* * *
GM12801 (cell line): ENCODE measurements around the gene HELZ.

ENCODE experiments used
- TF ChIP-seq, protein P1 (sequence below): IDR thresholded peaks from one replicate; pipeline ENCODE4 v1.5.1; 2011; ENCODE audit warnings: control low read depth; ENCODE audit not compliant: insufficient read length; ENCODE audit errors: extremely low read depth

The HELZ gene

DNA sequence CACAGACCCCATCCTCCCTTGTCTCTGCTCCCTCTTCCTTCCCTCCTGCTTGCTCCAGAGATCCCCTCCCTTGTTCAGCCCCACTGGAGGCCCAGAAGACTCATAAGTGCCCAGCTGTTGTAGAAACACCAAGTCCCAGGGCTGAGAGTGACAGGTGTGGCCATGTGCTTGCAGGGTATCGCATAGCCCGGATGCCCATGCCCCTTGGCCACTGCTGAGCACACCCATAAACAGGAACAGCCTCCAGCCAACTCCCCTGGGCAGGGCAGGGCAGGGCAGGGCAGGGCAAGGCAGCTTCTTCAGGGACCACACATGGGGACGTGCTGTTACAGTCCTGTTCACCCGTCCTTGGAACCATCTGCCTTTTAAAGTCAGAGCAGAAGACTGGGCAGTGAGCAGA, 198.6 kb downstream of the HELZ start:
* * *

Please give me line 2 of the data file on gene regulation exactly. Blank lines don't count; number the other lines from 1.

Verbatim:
ENCODE experiments used